So, back to this life of ours.  Why are we here?  I’ve been messing with an acronym for the word “L.I.F.E.” for quite some time now.  Listening to Dan’s message this morning brought it together for me:

Legacy
Impact
Focus
Emmanuel

Translated:

Our Legacy (later) and our Impact (now) depend on our Focus on Emamanuel (God with us).

You see, if God is with us, what have we to fear?  If God is with us, The Apostle Paul tells us in his letter to the Romans:

“The Spirit of God, who raised Jesus from the dead, lives in you.  And just as God raised Christ Jesus from the dead, he will give life to your mortal bodies by this same Spirit living within you.”  -Romans 8:11 (NLT)

LIFE to your mortal bodies.  But that LIFE starts with awareness.  Focus on Christ, Emmanuel, God with us.  And what’s the best way to keep our focus on Him?  Thank Him.  Praise Him.  Rejoice.  Once again, the Apostle Paul comes to our rescue with words that help us put this into action:

“Rejoice always, pray continually, give thanks in all circumstances; for this is God’s will for you in Christ Jesus.” – 1 Thessalonians 5:16-18

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I love these verses so much that I had them engraved on the back of my iPod.  🙂

Keep in mind that Paul didn’t instruct us to give thanks FOR all circumstances, but IN all circumstances.  No matter how miserable things get, we always have something to thank Him for.  This is God’s will for all of us.  If you’d like to read more on this subject, please do check out these blog posts:  Moment by Moment, Life that Really Matters, The Swivel Chair, Daddy’s Shoulders, to name a few.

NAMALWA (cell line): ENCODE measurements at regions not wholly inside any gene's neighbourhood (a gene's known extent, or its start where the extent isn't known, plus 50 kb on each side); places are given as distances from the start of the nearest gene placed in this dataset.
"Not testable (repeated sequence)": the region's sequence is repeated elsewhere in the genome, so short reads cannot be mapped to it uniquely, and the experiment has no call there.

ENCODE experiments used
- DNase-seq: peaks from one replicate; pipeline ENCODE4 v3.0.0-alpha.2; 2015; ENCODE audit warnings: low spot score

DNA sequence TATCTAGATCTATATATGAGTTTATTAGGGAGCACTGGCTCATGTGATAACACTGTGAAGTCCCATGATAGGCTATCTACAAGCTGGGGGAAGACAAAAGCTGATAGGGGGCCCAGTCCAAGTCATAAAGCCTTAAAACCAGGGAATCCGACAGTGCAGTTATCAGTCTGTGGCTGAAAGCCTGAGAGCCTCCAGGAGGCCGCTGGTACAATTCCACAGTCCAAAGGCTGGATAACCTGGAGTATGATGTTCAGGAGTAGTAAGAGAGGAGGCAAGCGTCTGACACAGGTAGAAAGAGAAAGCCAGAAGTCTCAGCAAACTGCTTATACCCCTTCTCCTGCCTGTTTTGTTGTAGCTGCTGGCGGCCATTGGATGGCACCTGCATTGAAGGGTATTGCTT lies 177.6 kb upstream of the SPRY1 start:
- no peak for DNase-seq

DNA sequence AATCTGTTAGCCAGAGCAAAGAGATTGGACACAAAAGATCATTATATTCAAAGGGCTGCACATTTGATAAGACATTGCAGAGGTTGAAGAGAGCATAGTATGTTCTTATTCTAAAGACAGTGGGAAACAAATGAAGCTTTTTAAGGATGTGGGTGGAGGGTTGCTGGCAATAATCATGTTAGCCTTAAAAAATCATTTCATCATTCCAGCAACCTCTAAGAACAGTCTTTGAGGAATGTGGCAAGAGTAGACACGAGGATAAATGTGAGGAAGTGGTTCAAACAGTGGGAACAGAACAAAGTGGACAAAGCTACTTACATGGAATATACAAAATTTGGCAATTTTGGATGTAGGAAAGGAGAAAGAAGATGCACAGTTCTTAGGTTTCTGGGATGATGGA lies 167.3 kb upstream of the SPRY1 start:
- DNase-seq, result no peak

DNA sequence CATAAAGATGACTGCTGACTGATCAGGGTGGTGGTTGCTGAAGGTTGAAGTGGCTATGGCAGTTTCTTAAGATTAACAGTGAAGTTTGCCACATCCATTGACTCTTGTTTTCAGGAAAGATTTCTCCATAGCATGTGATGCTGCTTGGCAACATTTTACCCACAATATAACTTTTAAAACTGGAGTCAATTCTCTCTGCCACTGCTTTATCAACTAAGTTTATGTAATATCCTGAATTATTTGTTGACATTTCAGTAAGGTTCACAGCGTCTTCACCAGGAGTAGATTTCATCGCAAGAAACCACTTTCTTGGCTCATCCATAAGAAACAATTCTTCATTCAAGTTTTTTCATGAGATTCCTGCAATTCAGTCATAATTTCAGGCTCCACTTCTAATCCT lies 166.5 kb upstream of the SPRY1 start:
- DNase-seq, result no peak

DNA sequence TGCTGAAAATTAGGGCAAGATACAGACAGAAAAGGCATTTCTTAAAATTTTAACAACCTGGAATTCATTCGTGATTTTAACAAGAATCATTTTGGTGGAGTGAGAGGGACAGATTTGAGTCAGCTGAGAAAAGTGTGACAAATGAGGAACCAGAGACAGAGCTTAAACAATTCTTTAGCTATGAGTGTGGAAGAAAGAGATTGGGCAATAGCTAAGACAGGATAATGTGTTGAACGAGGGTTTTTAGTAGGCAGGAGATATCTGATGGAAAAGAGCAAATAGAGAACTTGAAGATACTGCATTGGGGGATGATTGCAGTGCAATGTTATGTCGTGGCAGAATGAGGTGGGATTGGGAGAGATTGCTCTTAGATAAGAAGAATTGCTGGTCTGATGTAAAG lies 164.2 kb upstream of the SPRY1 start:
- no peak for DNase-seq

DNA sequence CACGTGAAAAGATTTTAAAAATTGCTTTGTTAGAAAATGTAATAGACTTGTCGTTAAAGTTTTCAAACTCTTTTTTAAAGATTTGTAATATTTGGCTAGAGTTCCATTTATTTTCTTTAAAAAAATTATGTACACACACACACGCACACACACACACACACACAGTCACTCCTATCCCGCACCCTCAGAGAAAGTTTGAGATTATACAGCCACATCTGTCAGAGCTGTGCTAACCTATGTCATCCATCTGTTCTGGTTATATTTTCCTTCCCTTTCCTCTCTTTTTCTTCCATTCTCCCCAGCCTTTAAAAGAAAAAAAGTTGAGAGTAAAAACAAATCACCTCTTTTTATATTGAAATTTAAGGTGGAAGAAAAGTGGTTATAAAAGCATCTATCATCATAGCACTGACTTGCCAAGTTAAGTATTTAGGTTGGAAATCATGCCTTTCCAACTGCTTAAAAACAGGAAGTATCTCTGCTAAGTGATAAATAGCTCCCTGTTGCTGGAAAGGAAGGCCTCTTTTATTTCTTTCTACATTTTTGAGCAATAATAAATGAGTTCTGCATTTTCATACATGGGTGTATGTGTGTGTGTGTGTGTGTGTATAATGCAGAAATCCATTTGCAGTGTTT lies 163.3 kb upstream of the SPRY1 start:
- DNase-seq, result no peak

And here’s how Dan ended his sermon.  Again, the Apostle Paul to the rescue, this time to the church in Ephesus (and to us!).  Couldn’t be more appropriate:

“May He grant you out of the riches of His glory, to be strengthened and spiritually energized with power through His Spirit in your inner self, [indwelling your innermost being and personality], so that Christ may dwell in your hearts through your faith. And may you, having been [deeply] rooted and [securely] grounded in love, be fully capable of comprehending with all the saints (God’s people) the width and length and height and depth of His love [fully experiencing that amazing, endless love]; and [that you may come] to know [practically, through personal experience] the love of Christ which far surpasses [mere] knowledge [without experience], that you may be filled up [throughout your being] to all the fullness of God [so that you may have the richest experience of God’s presence in your lives, completely filled and flooded with God Himself]. -Ephesians 3:16-19 (AMP)

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What to do, what to do… (“Christian Redefined” part 3)

When you think of “Christians”, what words come to mind?  Kensington asked that question on Reddit and here are some of the responses they received:  “rude, ignorant, unthinking, thick-headed, delusional, gullible, doomsday cult, dummy, hypocrisy, cruel, blinkered, judgmental, stuck-up wealthy white people who work harder to preserve their image rather than their souls.” 

Ouch.  And why would I want to call myself a Christian?  That’s why Kensington’s current message series is called “Christian Redefined” (click those red words to watch the first message from 3-1-15).  When I found out that this series was coming, I started writing about what I think it means to be a Christian.  I intended it to be 3 parts, and I wrote about training ourselves to say Thank You (part 1) and Bless You (part 2).  

But whenever I started to write this third part, I couldn’t finish.  Every time I asked, “Lord, what’s next?  What is the best thing for me to do right now?”, the answer was never “write”.  Three weeks ago, the answer was “pack for Disney World!”  But now we’re home and caught up and it’s finally time to write.